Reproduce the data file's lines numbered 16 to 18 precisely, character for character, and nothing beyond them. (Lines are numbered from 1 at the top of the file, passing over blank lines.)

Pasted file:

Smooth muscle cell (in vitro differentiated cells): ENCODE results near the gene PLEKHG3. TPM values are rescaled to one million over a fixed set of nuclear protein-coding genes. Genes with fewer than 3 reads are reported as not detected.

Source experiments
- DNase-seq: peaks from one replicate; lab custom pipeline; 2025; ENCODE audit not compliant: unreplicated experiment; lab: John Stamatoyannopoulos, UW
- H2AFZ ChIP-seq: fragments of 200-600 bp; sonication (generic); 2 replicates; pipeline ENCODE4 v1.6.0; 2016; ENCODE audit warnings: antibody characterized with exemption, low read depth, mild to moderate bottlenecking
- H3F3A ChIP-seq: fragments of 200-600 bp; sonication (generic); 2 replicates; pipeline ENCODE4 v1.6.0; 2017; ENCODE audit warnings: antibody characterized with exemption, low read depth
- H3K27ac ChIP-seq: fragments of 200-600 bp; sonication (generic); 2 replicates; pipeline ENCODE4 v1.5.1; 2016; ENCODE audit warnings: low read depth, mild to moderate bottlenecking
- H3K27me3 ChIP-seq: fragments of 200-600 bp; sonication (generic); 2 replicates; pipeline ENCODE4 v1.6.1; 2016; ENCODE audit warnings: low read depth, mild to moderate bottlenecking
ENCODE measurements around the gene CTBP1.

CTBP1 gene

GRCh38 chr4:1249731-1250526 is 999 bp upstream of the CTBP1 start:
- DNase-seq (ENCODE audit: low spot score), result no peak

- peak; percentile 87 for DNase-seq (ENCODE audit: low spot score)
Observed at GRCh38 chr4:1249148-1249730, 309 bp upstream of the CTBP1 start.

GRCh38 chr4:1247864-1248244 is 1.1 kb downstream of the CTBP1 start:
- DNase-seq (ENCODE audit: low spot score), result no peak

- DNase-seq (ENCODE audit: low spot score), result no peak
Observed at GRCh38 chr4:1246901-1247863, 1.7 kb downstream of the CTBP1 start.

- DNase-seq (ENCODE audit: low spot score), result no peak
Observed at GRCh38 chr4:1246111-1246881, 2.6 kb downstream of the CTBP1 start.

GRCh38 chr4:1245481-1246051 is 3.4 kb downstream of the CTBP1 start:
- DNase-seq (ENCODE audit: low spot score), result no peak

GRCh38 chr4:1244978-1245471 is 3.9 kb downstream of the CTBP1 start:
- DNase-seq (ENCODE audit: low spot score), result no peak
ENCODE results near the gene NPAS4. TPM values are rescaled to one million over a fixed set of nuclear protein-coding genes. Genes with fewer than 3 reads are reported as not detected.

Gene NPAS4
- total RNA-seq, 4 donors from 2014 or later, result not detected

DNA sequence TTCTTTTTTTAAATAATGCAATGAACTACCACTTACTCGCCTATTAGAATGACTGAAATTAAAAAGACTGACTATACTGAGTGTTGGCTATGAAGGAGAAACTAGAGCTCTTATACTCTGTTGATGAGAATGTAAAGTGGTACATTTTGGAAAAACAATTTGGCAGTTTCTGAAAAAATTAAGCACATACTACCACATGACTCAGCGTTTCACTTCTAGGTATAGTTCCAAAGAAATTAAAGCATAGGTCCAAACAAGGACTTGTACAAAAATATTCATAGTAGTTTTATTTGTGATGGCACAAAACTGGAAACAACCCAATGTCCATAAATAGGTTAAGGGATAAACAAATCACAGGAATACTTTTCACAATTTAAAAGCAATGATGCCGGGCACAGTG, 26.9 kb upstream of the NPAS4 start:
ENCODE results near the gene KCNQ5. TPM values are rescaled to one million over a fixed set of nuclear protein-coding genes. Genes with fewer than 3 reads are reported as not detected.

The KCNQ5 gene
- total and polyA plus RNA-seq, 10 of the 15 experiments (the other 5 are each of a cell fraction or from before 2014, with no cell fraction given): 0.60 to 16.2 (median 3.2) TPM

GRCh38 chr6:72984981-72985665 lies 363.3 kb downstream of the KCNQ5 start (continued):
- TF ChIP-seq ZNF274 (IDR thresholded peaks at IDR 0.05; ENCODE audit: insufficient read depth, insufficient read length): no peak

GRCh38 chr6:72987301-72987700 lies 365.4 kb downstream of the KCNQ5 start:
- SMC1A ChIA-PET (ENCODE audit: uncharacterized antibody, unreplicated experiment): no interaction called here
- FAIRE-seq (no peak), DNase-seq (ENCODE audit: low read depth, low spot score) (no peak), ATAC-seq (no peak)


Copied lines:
- DNase-seq (ENCODE audit: low spot score), result no peak
Observed at GRCh38 chr4:1246901-1247863, 1.7 kb downstream of the CTBP1 start.

- DNase-seq (ENCODE audit: low spot score), result no peak